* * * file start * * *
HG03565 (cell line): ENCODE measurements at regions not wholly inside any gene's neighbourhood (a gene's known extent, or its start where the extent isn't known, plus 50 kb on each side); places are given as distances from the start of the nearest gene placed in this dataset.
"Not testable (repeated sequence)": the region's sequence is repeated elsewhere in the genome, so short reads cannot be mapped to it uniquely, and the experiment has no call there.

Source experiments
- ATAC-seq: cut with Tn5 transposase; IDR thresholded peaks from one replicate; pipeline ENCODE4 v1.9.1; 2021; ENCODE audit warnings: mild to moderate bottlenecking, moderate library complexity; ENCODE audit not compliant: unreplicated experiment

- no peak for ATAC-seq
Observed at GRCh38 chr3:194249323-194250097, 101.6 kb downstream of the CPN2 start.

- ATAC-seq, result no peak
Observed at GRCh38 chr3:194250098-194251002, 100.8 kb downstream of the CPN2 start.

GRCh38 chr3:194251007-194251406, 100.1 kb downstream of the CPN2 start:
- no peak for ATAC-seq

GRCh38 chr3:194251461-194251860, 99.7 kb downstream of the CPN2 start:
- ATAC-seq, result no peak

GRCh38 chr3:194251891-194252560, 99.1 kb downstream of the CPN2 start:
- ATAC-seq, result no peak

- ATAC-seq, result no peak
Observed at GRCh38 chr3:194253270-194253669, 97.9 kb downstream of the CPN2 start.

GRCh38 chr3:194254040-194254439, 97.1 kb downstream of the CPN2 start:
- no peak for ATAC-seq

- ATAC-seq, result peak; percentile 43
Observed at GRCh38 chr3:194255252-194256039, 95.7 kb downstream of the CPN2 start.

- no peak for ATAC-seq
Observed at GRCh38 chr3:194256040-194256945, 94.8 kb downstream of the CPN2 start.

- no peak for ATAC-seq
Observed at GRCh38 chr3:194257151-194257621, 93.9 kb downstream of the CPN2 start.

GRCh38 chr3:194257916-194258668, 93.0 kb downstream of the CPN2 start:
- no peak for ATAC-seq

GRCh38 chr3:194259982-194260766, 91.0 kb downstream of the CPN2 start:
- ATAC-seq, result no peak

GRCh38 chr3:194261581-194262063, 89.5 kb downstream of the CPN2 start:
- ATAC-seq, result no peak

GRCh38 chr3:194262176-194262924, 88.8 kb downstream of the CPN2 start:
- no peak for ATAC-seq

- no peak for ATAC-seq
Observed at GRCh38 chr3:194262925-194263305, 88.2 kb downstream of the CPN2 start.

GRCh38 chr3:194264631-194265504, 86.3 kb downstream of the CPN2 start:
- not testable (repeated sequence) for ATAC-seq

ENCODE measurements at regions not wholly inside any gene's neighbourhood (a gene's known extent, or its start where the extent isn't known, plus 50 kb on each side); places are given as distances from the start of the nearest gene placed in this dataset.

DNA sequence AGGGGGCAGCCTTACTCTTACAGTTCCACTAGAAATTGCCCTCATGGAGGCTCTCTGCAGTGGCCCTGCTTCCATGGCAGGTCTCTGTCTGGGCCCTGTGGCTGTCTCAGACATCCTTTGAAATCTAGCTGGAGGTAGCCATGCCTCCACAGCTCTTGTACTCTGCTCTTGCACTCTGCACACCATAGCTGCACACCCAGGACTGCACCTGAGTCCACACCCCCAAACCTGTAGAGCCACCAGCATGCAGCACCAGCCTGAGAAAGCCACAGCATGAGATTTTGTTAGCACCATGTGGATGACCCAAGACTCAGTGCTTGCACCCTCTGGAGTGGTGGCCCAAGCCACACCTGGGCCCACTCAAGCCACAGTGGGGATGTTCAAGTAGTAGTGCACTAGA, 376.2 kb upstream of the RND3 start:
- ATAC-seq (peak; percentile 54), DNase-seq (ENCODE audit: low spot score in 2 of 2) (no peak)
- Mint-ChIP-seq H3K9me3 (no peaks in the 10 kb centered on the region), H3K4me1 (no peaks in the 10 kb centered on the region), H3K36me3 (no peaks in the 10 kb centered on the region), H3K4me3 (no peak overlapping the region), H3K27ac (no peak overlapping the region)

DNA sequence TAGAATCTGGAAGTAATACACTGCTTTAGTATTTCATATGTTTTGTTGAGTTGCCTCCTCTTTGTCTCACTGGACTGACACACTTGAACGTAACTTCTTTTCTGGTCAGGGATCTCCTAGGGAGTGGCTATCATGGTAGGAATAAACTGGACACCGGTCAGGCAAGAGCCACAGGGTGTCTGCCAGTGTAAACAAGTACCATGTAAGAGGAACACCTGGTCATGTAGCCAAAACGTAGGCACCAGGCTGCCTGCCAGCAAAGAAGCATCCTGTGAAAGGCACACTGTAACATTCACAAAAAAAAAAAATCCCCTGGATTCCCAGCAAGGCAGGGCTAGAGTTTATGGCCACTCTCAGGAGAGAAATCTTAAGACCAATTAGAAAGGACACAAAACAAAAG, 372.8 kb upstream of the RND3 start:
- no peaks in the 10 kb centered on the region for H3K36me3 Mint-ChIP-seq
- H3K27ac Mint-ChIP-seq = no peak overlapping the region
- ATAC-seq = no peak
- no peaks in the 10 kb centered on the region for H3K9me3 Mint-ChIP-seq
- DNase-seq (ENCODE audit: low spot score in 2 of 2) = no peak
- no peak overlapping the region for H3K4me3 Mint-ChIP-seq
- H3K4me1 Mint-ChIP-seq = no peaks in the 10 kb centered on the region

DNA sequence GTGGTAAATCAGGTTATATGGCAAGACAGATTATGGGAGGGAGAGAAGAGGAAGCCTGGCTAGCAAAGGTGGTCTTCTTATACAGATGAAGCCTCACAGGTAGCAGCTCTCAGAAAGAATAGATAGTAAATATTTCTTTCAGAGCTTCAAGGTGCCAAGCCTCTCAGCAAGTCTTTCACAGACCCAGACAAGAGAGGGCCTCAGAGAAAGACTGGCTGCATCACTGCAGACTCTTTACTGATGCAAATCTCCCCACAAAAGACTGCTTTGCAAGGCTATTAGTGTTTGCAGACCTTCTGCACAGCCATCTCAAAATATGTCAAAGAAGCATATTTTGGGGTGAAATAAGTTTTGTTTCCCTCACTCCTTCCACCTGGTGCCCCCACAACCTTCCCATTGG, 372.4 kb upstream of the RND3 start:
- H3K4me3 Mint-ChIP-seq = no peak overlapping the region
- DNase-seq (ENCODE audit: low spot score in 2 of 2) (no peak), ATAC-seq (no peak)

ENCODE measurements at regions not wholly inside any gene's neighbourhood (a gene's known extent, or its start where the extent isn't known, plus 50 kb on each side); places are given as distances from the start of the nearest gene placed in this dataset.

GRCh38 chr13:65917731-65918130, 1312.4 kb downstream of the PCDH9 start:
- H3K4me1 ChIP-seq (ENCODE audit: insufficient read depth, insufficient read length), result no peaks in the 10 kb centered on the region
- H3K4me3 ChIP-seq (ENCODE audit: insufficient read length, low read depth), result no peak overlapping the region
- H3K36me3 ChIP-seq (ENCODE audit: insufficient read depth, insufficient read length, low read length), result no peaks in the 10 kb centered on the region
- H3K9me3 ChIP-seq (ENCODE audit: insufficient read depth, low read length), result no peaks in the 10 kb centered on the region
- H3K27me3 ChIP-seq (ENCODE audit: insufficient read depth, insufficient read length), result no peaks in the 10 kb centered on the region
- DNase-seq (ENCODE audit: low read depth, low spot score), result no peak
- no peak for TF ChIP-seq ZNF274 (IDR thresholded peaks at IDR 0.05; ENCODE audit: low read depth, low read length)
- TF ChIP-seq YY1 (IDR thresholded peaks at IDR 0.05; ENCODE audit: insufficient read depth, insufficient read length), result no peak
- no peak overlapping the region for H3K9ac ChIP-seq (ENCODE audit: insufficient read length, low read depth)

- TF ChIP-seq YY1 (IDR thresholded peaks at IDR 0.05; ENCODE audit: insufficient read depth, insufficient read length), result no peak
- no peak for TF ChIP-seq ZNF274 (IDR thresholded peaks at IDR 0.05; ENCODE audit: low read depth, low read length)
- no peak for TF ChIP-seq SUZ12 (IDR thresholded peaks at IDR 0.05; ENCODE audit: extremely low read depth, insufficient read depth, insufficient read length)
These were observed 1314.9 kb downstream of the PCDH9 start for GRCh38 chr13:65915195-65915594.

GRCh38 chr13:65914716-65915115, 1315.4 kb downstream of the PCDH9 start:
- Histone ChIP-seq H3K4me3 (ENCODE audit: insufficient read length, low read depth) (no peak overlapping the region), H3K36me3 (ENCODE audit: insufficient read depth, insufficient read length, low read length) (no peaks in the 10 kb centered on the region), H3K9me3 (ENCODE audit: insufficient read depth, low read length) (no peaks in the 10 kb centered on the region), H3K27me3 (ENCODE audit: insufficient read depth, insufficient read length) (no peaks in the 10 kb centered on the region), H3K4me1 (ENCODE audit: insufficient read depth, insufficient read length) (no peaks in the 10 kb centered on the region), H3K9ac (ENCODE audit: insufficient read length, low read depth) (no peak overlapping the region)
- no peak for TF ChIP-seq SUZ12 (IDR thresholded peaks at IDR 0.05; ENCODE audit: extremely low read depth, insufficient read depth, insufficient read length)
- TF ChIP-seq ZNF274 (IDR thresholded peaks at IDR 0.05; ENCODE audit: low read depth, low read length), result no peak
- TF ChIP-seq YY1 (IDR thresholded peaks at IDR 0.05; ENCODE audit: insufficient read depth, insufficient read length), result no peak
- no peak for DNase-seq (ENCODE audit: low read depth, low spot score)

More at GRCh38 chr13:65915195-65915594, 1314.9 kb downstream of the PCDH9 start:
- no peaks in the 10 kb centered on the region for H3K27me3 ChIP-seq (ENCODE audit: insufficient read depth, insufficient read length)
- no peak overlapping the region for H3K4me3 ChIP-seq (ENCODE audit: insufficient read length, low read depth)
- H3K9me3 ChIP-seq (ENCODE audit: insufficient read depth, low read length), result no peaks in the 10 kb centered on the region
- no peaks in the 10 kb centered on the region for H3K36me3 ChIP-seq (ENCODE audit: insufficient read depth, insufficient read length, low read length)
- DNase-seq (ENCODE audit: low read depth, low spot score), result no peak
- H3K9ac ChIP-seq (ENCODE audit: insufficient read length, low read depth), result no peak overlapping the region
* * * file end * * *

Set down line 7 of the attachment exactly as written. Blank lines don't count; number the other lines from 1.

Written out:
- ATAC-seq, result no peak